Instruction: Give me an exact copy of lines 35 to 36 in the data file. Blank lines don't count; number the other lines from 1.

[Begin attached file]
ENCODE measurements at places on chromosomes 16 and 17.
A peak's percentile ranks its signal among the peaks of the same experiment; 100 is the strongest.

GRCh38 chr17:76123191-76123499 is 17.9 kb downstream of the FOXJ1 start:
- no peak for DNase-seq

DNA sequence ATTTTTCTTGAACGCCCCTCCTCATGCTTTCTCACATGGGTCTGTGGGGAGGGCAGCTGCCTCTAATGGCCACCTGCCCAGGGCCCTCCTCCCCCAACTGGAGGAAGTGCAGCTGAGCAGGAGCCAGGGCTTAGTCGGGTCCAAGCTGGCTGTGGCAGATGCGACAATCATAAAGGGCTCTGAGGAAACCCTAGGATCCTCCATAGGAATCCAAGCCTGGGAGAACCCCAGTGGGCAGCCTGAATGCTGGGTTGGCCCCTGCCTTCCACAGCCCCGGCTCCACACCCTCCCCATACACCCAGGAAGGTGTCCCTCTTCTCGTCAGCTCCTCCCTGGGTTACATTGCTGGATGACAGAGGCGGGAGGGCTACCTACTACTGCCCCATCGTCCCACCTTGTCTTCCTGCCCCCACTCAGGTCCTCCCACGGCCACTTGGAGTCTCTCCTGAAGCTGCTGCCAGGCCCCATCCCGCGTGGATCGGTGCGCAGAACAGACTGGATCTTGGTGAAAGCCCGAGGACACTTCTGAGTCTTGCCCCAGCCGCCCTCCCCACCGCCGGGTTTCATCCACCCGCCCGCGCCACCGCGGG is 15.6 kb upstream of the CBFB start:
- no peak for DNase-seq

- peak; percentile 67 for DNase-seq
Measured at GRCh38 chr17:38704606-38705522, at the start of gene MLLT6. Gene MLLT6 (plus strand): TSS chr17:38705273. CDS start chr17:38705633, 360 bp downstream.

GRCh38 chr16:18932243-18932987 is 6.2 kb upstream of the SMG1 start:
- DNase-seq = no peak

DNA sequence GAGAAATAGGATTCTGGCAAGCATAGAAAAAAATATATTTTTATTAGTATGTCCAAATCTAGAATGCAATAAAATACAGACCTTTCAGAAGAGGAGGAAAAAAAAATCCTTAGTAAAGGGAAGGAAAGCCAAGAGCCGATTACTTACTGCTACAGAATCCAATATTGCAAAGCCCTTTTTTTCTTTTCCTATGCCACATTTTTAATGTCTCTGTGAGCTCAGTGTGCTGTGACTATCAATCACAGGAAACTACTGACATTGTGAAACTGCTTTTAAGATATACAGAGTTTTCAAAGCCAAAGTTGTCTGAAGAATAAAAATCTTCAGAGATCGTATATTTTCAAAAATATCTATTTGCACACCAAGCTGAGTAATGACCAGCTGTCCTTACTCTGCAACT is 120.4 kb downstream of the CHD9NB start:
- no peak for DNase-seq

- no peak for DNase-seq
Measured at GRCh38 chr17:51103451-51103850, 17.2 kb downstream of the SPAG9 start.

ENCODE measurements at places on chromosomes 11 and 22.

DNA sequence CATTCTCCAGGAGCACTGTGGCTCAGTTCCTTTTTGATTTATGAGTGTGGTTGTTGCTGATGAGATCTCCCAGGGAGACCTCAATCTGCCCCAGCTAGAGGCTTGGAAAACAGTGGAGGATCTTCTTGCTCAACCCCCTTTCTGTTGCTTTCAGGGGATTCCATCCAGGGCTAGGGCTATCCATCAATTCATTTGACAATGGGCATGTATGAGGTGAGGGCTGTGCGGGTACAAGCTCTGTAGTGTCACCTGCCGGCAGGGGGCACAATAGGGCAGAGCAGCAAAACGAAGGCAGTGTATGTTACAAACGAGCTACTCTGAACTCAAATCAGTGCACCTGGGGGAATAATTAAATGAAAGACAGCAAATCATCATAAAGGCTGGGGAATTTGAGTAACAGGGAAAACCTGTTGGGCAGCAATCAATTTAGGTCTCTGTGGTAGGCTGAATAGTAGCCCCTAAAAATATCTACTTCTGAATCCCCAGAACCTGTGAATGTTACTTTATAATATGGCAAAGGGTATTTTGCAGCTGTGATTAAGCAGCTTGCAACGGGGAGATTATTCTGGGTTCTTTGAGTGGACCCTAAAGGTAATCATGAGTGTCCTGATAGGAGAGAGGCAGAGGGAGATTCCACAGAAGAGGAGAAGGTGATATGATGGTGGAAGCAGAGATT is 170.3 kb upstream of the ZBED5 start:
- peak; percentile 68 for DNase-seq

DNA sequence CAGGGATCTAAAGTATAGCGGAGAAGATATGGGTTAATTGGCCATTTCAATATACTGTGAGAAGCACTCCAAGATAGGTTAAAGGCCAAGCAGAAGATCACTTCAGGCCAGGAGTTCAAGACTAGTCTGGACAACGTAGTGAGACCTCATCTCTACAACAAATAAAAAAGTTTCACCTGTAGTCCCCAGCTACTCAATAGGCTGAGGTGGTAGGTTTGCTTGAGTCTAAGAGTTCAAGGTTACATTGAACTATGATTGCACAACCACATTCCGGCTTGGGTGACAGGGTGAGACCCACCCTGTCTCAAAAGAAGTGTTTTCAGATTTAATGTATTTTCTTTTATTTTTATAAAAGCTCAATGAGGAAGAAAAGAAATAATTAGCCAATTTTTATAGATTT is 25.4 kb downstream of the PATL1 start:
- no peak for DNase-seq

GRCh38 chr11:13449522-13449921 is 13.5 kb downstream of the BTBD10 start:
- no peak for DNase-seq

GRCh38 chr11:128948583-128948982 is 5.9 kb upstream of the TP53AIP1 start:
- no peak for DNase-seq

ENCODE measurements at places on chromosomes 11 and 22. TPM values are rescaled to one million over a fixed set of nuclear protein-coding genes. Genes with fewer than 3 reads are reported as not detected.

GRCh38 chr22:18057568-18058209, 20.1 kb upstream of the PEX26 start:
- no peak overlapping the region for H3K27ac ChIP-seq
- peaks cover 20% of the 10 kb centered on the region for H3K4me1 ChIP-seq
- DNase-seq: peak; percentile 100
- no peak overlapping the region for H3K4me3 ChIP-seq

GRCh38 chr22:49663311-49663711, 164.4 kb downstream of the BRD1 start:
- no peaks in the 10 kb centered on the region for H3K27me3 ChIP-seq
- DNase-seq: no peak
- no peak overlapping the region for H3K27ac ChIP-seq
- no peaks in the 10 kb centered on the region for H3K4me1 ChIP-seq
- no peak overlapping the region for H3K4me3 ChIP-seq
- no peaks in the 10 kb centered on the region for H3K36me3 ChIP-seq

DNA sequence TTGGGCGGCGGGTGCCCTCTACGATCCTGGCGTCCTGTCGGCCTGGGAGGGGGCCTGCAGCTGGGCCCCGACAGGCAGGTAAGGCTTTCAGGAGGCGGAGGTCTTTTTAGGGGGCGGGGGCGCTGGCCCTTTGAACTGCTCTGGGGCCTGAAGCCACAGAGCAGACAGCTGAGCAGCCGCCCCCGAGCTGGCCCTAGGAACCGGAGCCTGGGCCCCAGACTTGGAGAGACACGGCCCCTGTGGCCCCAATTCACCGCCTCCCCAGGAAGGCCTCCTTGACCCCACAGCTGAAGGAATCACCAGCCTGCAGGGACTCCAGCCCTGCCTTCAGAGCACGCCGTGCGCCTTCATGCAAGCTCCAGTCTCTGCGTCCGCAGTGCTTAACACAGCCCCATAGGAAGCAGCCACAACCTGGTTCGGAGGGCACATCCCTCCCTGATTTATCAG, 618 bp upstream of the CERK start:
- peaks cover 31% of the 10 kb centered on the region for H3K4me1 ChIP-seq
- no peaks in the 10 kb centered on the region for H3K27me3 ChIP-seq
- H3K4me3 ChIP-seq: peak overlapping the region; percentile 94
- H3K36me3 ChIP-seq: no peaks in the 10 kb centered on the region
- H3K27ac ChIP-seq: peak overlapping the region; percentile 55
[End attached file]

- no peak overlapping the region for H3K4me3 ChIP-seq
- no peaks in the 10 kb centered on the region for H3K36me3 ChIP-seq